The following section will walk you through some of the most essential essay formatting considerations and provide guidance for executing them appropriately. I’ve included guidance from some of the most commonly prescribed style guides, including APA, MLA and the Chicago Manual of Style, as well as general advice that you can use when no style guide is specified.
The font, or typeface, of your essay, is one of the most important elements of its overall presentation. Fonts are either serifed, meaning the characters have little ‘feet,’ or sans-serif, meaning they lack these feet.
Do: Pick a clean font that is easy to read both on the screen and on the printed page. The Modern Language Association, the Chicago Manual of Style and the American Psychological Association all recommend Times New Roman — 12 pt, please and thank you — because it is simple, readable and non-distracting. Georgia and Palatino are lovely serif fonts, too. If you want a sans-serif alternative, try Arial, Calibri, or Helvetica.
The margins of your essay are the blank spaces that surround the text on all sides. You can think of the margin as a happy little fence that keeps your word-animals from straying. (No? Just me?)
Don’t: Think your professor won’t notice if you increase the margins in an attempt to lengthen the page count of your essay. (No, really — they’re on to you.) It actually doesn’t make a big difference in the long run, and your essay will stick out in a bad way if it has a four-lane highway running down each side of it.
Line spacing refers to the amount of space between individual lines of text. Single-spacing means that there is no space between lines of text, while double-spacing leaves one full space between lines of text.
There are two possible ways to show paragraph breaks in essays. You can either indent the first line of the paragraph, or you can left-justify all of your text and leave a space between paragraphs. The rise of the Internet has made the latter more common, but most of the style guides used in the humanities and social sciences still prefer indented paragraphs.
Justification refers to how your text aligns with the margins. Left-aligned text means that it is all aligned with the left margin, and right-aligned text means that it is flush with the right margin. Justified text means that the text is flush along both margins.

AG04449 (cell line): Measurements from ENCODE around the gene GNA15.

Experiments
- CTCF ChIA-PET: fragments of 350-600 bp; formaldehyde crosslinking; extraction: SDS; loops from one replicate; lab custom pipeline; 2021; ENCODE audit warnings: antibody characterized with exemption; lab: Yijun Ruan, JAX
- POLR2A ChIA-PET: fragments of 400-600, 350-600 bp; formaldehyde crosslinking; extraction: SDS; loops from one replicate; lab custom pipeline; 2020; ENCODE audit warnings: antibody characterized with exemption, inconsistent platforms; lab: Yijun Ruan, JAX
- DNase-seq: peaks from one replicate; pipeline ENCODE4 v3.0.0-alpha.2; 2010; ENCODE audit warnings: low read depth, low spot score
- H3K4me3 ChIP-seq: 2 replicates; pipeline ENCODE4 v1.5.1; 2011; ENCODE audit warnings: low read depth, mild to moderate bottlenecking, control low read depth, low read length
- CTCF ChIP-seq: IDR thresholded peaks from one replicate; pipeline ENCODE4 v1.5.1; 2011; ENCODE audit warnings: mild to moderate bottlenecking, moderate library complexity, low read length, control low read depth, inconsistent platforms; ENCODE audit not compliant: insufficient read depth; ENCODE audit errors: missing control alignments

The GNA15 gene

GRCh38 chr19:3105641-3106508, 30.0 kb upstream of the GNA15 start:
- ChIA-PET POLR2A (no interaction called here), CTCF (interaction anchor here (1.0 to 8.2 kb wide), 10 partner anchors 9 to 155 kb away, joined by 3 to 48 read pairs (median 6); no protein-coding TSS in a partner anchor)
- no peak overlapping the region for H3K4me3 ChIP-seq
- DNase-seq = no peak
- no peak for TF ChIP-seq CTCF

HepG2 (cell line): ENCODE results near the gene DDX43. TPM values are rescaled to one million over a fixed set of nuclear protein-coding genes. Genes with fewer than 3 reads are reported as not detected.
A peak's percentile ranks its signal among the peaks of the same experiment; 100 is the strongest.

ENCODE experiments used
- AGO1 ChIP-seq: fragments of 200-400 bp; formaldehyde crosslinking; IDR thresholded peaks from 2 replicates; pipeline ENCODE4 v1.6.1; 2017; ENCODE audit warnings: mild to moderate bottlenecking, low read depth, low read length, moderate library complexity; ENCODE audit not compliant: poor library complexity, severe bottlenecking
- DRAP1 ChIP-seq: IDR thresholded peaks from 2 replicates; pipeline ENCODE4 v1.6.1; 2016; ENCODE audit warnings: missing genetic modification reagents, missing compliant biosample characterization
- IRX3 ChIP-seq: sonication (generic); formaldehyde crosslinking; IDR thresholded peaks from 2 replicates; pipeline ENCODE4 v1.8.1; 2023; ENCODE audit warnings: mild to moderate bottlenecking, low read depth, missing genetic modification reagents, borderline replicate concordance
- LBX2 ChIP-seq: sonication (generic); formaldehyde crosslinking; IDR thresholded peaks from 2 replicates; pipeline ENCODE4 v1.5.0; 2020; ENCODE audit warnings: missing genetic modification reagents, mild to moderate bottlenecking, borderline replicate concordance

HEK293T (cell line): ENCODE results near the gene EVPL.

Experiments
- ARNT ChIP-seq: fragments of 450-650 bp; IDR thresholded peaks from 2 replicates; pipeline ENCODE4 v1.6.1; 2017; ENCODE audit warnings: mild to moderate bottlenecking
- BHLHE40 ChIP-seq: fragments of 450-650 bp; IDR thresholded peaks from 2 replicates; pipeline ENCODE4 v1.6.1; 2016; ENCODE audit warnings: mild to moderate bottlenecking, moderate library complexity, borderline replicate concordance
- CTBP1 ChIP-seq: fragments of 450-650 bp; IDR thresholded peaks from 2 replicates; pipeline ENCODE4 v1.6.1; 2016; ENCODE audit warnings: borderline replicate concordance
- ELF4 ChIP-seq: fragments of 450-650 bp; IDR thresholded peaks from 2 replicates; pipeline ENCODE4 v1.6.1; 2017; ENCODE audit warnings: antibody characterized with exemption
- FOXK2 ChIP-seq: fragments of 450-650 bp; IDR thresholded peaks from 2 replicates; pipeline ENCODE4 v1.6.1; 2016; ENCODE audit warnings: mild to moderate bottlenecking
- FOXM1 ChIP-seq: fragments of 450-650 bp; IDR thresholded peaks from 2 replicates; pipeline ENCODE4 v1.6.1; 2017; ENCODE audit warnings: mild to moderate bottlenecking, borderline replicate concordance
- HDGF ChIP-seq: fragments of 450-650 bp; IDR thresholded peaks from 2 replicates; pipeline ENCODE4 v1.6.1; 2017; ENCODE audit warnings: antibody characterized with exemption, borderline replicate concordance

You might assume that fully justified text — the style preferred by newspapers and magazines — creates the tidiest-looking page, but this isn’t always the case. It can leave unnatural and unsightly gaps between words as they s t r e t c h to fill the space.
Bonus Essay Formatting Tip
Only use one space after a period (or exclamation mark, question mark, etc.) rather than two. Using two spaces was standard when documents were typed on typewriters, which left far more space between letters than digital fonts.
To help you remember and digest all of these essay formatting rules and suggestions, I’ve created a handy-dandy infographic for your viewing pleasure and future reference. You have my permission to frame it and hang it above your desk, in the bathroom…wherever you like to do your reading. I’m not judging.
By now, you should have a pretty good idea of how to make your essay, well, pretty. It may seem superficial when it’s your ideas, man, that really matter, but proper essay formatting is like the bow on top of a gift, the real dishes you break out for guests, and the swanky suit that says “I mean business.” With these tips, you can ensure that your essay has the visual appeal to pull your reader in so they notice that fantastic hook or your clever commentary.
If you’re still not sure that you’re on the right track with your essay formatting, scope out some essay examples to see how other students have handled essays of the same type or within your discipline.
And if you need specific help with formatting in accordance with one of the major style guides, check with your university library, which likely has a complete style guide (or a subscription to the online version). You can also visit the FAQ section of the MLA Style Guide website, the APA Style Blog, or the Chicago Manual of Style Q & A page for free essay formatting tips without a subscription.
The best way to ensure that your essay puts its best foot forward, formatting-wise, is to let someone else see it. Whether you use a trusted advisor, a friend or a Kibin editor, another set of eyes will help you ensure that your essay steps out in style.